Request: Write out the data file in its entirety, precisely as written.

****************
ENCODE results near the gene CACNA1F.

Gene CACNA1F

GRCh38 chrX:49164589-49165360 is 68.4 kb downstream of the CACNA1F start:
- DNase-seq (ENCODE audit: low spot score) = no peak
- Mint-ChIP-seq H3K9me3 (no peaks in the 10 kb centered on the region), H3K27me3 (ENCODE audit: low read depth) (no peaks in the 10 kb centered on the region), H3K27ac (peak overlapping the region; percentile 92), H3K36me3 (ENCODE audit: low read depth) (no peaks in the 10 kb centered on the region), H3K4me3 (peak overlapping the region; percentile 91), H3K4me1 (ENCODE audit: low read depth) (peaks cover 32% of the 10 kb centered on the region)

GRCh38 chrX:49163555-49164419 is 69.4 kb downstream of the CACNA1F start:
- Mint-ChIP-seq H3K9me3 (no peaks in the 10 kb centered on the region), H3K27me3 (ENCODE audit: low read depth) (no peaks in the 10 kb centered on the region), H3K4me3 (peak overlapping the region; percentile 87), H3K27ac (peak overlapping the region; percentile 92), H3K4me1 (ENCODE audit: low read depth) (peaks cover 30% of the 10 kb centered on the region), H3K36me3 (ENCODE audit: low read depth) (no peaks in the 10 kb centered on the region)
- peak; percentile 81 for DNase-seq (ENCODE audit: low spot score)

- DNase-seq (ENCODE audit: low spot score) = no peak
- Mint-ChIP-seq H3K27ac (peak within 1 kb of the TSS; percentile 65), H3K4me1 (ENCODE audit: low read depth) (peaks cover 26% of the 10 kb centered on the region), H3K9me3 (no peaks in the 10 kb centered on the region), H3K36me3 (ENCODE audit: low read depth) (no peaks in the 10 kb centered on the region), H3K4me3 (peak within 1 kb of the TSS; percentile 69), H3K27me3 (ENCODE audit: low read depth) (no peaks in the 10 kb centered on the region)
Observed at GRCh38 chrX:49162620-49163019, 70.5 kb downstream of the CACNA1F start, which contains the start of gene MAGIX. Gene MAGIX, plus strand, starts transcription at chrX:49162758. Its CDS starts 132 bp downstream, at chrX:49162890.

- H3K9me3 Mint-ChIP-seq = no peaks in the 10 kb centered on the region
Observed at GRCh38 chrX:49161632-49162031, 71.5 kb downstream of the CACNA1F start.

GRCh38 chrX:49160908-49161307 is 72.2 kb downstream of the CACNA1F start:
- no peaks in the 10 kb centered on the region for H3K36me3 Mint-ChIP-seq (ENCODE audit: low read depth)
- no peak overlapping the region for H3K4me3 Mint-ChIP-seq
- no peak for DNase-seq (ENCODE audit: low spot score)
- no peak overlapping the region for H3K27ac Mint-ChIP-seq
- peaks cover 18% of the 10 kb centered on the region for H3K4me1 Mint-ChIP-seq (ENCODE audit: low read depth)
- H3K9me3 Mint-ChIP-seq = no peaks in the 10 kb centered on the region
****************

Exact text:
ENCODE results near the gene CACNA1F.

Gene CACNA1F

GRCh38 chrX:49164589-49165360 is 68.4 kb downstream of the CACNA1F start:
- DNase-seq (ENCODE audit: low spot score) = no peak
- Mint-ChIP-seq H3K9me3 (no peaks in the 10 kb centered on the region), H3K27me3 (ENCODE audit: low read depth) (no peaks in the 10 kb centered on the region), H3K27ac (peak overlapping the region; percentile 92), H3K36me3 (ENCODE audit: low read depth) (no peaks in the 10 kb centered on the region), H3K4me3 (peak overlapping the region; percentile 91), H3K4me1 (ENCODE audit: low read depth) (peaks cover 32% of the 10 kb centered on the region)

GRCh38 chrX:49163555-49164419 is 69.4 kb downstream of the CACNA1F start:
- Mint-ChIP-seq H3K9me3 (no peaks in the 10 kb centered on the region), H3K27me3 (ENCODE audit: low read depth) (no peaks in the 10 kb centered on the region), H3K4me3 (peak overlapping the region; percentile 87), H3K27ac (peak overlapping the region; percentile 92), H3K4me1 (ENCODE audit: low read depth) (peaks cover 30% of the 10 kb centered on the region), H3K36me3 (ENCODE audit: low read depth) (no peaks in the 10 kb centered on the region)
- peak; percentile 81 for DNase-seq (ENCODE audit: low spot score)

- DNase-seq (ENCODE audit: low spot score) = no peak
- Mint-ChIP-seq H3K27ac (peak within 1 kb of the TSS; percentile 65), H3K4me1 (ENCODE audit: low read depth) (peaks cover 26% of the 10 kb centered on the region), H3K9me3 (no peaks in the 10 kb centered on the region), H3K36me3 (ENCODE audit: low read depth) (no peaks in the 10 kb centered on the region), H3K4me3 (peak within 1 kb of the TSS; percentile 69), H3K27me3 (ENCODE audit: low read depth) (no peaks in the 10 kb centered on the region)
Observed at GRCh38 chrX:49162620-49163019, 70.5 kb downstream of the CACNA1F start, which contains the start of gene MAGIX. Gene MAGIX, plus strand, starts transcription at chrX:49162758. Its CDS starts 132 bp downstream, at chrX:49162890.

- H3K9me3 Mint-ChIP-seq = no peaks in the 10 kb centered on the region
Observed at GRCh38 chrX:49161632-49162031, 71.5 kb downstream of the CACNA1F start.

GRCh38 chrX:49160908-49161307 is 72.2 kb downstream of the CACNA1F start:
- no peaks in the 10 kb centered on the region for H3K36me3 Mint-ChIP-seq (ENCODE audit: low read depth)
- no peak overlapping the region for H3K4me3 Mint-ChIP-seq
- no peak for DNase-seq (ENCODE audit: low spot score)
- no peak overlapping the region for H3K27ac Mint-ChIP-seq
- peaks cover 18% of the 10 kb centered on the region for H3K4me1 Mint-ChIP-seq (ENCODE audit: low read depth)
- H3K9me3 Mint-ChIP-seq = no peaks in the 10 kb centered on the region